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Kudzu and Heavy Metal

The work of photographer Pamela Pecchio

Rainbow in the Dark by Pamela Pecchio

While driving down a familiar road, photographer and UV pArofessor Pamela Pecchio saw elements of her most recent series, On Longing, Distance, and Heavy Metal, come into focus. The long path that connected two of her distinct worlds at the time—her job in Charlottesville and her home in North Carolina—was lined with lush Southern vegetation.

“The landscape started to blend together like the lines of a knit sweater, revealing a very specific palette of color,” she says. Though Pecchio’s attention was on arriving at her destinations, the “in-between” started to take shape.

The soundtrack of Pecchio’s journey, and an element of the series’ concept and title, was heavy metal music playing from the car stereo. The music motivated her to make good time, and it also colored the scenes passing by her windows, an orchestra of dense sound complementing and informing the landscape. Pecchio—a self-described visual person—became a synesthete, her senses of sight and sound unifying into one. “I saw the palmetto being swallowed by the vegetation around it. The scene was complex and layered, like a metal song. I felt the heavy drums and bass moving through it, and even the small white flowers in front took on the sound of a squealing guitar on top of all the other sound,” she says.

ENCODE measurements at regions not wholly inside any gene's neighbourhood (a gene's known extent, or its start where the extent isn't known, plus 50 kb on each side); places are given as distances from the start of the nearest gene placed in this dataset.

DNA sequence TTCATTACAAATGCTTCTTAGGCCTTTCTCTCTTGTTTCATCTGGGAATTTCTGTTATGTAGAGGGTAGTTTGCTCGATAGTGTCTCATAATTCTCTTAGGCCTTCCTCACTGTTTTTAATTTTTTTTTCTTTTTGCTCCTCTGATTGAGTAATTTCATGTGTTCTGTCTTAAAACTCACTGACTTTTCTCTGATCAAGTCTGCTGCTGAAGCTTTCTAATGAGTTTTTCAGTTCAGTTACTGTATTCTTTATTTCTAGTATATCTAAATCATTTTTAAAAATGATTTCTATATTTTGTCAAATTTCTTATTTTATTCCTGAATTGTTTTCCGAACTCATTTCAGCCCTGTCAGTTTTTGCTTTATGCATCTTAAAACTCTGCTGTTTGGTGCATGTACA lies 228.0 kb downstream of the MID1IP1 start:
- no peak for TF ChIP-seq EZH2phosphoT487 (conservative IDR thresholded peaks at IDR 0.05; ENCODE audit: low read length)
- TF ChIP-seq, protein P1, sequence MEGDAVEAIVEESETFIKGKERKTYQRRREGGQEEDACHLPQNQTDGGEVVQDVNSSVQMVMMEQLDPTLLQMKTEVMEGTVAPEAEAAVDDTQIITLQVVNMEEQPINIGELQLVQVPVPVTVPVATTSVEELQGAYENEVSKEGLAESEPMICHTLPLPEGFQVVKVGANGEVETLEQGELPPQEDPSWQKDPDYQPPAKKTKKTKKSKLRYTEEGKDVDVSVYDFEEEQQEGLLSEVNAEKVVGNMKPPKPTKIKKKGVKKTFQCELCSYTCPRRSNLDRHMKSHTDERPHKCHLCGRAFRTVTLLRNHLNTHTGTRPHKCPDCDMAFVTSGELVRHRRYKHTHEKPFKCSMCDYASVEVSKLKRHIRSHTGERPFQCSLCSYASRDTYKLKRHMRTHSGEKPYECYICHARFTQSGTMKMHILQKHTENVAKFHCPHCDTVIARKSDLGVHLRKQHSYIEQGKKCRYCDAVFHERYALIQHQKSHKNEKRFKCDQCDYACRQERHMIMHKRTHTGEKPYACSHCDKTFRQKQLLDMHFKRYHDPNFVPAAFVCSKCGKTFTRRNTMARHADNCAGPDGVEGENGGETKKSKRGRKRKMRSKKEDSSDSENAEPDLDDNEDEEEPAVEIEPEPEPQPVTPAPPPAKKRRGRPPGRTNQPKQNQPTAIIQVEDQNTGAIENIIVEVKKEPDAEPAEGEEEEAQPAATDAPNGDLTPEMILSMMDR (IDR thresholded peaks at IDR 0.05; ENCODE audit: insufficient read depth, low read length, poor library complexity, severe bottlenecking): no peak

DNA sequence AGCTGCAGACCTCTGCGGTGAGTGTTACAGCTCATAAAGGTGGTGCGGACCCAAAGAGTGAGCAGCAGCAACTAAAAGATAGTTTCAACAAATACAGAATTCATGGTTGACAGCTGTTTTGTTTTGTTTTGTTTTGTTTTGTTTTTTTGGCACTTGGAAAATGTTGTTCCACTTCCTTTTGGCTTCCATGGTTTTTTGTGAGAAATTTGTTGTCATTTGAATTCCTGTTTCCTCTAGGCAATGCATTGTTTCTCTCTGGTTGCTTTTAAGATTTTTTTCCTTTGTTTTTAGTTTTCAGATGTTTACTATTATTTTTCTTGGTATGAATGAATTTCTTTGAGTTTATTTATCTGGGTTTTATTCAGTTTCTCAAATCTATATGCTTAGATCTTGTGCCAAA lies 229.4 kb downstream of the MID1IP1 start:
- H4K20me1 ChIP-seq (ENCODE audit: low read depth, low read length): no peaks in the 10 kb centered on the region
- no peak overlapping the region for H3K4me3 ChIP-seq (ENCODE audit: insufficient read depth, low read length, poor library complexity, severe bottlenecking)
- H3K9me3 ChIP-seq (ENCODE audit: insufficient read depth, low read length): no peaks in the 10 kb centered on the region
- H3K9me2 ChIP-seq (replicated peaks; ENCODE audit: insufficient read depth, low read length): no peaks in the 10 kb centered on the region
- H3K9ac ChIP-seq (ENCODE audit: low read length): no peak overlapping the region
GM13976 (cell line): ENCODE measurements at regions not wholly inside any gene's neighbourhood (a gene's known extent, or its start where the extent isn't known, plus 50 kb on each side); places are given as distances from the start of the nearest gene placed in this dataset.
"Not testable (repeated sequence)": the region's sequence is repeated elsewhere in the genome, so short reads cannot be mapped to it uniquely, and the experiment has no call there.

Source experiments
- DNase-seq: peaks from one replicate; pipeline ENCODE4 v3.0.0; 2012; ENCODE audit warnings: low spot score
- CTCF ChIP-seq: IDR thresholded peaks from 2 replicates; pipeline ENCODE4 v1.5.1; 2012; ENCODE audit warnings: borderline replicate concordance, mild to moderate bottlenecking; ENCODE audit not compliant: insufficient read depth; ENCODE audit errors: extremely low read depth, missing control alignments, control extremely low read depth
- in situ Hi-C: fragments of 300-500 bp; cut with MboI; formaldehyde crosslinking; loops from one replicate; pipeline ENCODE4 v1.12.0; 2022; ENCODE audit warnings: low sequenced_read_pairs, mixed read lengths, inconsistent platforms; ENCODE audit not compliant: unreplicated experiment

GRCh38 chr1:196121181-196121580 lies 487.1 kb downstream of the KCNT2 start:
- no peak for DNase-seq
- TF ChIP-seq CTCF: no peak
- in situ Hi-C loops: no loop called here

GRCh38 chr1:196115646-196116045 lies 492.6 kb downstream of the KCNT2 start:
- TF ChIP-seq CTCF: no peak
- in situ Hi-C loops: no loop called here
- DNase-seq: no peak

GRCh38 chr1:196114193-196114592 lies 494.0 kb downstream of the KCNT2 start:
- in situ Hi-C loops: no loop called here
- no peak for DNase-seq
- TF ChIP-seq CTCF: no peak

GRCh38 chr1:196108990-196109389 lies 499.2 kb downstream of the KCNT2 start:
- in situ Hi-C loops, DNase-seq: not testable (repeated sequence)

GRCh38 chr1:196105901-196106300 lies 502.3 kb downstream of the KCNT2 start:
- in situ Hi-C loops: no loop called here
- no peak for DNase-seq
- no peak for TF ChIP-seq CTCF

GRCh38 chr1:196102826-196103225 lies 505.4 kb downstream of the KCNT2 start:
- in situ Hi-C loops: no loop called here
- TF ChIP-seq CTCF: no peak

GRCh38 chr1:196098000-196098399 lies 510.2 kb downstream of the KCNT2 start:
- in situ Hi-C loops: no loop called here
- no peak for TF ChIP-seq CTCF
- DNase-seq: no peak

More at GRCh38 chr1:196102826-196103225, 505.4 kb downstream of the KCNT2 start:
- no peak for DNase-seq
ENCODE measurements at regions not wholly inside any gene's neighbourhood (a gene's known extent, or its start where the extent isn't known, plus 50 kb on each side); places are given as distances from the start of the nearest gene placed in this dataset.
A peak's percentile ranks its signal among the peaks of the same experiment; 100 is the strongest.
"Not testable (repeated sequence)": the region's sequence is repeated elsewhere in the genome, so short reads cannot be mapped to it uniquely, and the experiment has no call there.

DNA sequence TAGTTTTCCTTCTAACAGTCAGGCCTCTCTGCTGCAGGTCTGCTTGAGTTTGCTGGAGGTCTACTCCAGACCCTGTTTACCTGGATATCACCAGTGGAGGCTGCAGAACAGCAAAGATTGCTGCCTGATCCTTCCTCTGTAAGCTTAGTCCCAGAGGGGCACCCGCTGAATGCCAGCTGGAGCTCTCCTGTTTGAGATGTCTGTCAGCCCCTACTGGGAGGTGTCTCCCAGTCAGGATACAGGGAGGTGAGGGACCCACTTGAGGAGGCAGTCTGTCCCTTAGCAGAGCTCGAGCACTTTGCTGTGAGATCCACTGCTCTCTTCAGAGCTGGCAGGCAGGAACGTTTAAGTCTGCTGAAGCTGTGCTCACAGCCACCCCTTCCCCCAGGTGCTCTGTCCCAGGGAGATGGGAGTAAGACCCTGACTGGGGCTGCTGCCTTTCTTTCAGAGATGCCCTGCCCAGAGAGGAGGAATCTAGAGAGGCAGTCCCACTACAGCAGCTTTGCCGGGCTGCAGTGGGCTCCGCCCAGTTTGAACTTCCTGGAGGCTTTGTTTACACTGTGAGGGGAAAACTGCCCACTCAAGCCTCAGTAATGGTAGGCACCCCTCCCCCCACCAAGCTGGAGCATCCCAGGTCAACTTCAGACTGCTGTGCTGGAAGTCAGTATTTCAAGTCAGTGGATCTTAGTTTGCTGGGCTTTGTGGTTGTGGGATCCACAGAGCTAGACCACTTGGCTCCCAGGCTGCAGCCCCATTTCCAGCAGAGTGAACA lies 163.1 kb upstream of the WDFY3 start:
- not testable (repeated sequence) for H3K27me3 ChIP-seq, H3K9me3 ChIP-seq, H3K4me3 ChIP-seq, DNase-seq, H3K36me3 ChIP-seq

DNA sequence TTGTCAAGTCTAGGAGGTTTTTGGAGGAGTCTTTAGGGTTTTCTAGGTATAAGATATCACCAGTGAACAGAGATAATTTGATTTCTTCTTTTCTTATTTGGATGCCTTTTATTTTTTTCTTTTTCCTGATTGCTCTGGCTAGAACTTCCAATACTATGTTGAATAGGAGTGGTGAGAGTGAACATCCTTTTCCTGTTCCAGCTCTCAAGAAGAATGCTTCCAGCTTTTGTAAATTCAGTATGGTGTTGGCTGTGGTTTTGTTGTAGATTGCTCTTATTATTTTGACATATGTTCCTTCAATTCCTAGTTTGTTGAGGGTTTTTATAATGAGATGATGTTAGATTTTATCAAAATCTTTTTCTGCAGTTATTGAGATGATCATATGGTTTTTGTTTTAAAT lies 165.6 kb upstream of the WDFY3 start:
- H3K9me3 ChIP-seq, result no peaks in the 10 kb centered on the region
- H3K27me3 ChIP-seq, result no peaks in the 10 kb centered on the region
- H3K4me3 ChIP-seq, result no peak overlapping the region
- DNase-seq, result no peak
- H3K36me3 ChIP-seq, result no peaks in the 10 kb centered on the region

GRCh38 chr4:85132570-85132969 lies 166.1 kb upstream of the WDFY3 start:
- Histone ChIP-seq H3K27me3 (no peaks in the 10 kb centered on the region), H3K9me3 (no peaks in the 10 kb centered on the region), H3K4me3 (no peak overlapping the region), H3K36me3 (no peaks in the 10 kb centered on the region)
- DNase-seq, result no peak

Pamela Pecchio, a graduate of the University of Georgia and the Yale University School of Art, has taught at the University of Virginia since 2008 as an assistant professor of photography. She continues to show her work in national, international and online venues, and was featured most recently in Flak Photo Online Magazine, Southern Spaces Journal and The New Yorker. Eric Kelley
“As I made the trip repeatedly, I would see the same selections of land; I started to pick out spaces to stop when the light was just right— at dawn or dusk, when the muted palette revealed the atmosphere I wanted to portray in the photographs.” Despite the urgency to reach home, the impulse of the artist won out on occasion, precipitating lengthy stops along the way.

In a review of the series in Southern Spaces Journal, Grace Hale says that Pecchio captured the “implication in the multiple springs and summers required for vegetation to grow this tangled and thick … Anyone who has ever seen a Southern spring will recognize the knotted and budding forsythia, rendered almost violent here in an absolutely brilliant print titled ‘Rainbow in the Dark.’” (See photo above.)

This subdued light—with its dry greens and rusty oranges—was a Southern light that was captured on the large-format camera Pecchio uses for many of her photographs. “I found that even when I lived in New England, I would still make my best work when visiting the South,” she says. And although Pecchio doesn’t identify herself as a Southern artist, she notes the unique flora and atmosphere of the region as well as the draw it has for her.

Habitation (Paintings) by Pamela Pecchio
The great outdoors is not Pecchio’s only subject matter. Her body of work also includes interior images, devoid of figures yet including an implicit human touch. With Pecchio’s 2008 series Habitation, domestic interior scenes reveal details of the worn surfaces of human life. In one photograph, we see stained wallpaper and the darker squares where picture frames once hung. The tone is similar to On Longing—there is always a presence in the photograph, whether that of someone who has just left or of a story to be revealed.

Pecchio no longer has to make long road trips—she has settled in Charlottesville and started a family. But her creative impulse is still a driving force. “I think there is always a part of me that is restless,” she says. “Even while fully participating in this phase of my life, my energy toward making work continually builds up.”